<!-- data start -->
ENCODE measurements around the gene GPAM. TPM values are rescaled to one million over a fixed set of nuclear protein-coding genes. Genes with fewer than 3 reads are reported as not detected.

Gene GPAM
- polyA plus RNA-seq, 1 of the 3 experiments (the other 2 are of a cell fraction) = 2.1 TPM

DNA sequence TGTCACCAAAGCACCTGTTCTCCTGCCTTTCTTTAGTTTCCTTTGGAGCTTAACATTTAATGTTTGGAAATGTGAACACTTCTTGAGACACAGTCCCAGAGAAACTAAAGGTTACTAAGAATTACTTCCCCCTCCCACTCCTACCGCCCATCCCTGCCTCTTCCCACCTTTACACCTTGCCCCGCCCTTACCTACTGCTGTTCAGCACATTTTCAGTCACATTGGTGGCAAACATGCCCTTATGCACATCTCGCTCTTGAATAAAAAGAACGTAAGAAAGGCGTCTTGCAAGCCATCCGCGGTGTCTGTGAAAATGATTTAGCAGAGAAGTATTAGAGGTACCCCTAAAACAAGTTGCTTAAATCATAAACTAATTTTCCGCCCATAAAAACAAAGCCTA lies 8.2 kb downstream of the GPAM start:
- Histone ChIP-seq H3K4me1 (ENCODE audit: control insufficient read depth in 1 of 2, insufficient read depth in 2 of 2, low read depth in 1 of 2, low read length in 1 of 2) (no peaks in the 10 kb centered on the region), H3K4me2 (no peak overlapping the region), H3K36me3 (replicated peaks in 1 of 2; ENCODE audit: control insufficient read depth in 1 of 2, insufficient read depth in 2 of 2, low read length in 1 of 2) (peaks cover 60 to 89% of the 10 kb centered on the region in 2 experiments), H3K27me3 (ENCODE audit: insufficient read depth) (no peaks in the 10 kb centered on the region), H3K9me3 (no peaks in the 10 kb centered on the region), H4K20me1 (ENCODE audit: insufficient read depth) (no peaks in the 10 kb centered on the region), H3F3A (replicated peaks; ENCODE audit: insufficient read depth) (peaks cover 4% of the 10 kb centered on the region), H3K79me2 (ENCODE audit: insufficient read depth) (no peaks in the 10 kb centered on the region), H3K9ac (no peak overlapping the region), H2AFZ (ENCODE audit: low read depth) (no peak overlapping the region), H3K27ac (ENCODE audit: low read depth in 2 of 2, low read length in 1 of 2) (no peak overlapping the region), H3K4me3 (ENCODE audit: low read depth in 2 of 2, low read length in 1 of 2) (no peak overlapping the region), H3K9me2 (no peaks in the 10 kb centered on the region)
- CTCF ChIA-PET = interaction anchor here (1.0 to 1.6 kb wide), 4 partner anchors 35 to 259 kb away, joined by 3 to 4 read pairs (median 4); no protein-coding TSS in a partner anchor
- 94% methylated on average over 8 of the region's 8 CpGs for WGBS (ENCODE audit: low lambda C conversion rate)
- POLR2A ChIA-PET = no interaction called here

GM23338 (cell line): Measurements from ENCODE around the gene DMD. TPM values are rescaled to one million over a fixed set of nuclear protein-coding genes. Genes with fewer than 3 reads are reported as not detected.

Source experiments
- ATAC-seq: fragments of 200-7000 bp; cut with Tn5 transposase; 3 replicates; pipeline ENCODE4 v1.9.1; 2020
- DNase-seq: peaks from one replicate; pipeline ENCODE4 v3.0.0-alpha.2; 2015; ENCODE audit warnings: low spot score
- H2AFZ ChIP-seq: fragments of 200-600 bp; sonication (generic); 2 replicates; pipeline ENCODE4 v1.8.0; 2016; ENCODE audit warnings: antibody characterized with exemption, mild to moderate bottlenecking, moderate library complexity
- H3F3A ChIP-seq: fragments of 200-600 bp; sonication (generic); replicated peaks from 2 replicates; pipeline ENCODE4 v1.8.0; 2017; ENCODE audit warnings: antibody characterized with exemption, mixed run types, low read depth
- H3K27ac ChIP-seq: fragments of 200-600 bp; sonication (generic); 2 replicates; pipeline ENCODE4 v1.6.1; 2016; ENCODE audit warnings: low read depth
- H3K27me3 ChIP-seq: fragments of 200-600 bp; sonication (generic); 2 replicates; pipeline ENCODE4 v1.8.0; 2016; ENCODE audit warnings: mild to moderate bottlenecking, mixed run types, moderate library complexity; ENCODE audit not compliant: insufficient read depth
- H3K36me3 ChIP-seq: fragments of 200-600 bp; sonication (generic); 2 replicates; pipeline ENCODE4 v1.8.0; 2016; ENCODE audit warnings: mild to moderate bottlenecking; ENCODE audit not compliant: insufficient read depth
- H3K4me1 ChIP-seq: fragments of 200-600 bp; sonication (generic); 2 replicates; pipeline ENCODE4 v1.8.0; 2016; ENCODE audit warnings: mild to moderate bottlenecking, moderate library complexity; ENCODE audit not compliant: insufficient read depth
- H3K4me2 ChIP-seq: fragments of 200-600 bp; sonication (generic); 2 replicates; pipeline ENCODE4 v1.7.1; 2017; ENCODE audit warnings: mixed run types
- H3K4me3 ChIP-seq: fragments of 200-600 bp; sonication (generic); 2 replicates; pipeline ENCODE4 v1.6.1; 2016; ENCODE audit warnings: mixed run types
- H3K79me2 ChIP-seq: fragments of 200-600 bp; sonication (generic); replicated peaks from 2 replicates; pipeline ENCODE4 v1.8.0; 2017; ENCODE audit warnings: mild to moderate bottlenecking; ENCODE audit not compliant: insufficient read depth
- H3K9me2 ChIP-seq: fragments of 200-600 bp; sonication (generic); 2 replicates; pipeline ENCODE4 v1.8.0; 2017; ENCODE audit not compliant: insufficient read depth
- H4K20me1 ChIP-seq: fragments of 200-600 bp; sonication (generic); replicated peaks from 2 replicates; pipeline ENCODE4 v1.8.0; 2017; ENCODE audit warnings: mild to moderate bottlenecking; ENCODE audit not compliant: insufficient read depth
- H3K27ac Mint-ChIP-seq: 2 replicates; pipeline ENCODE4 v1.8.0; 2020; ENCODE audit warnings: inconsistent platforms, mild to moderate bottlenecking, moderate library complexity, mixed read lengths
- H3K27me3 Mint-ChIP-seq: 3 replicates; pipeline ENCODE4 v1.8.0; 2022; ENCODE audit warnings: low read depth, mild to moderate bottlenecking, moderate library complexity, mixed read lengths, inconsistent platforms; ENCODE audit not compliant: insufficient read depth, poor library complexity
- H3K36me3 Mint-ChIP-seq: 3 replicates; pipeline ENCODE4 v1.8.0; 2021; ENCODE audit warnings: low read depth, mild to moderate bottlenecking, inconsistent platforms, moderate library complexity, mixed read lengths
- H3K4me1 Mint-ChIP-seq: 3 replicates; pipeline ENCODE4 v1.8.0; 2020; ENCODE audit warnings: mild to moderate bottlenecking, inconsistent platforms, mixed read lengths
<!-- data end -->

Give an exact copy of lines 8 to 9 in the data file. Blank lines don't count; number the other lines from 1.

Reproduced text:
- POLR2A ChIA-PET = no interaction called here

GM23338 (cell line): Measurements from ENCODE around the gene DMD. TPM values are rescaled to one million over a fixed set of nuclear protein-coding genes. Genes with fewer than 3 reads are reported as not detected.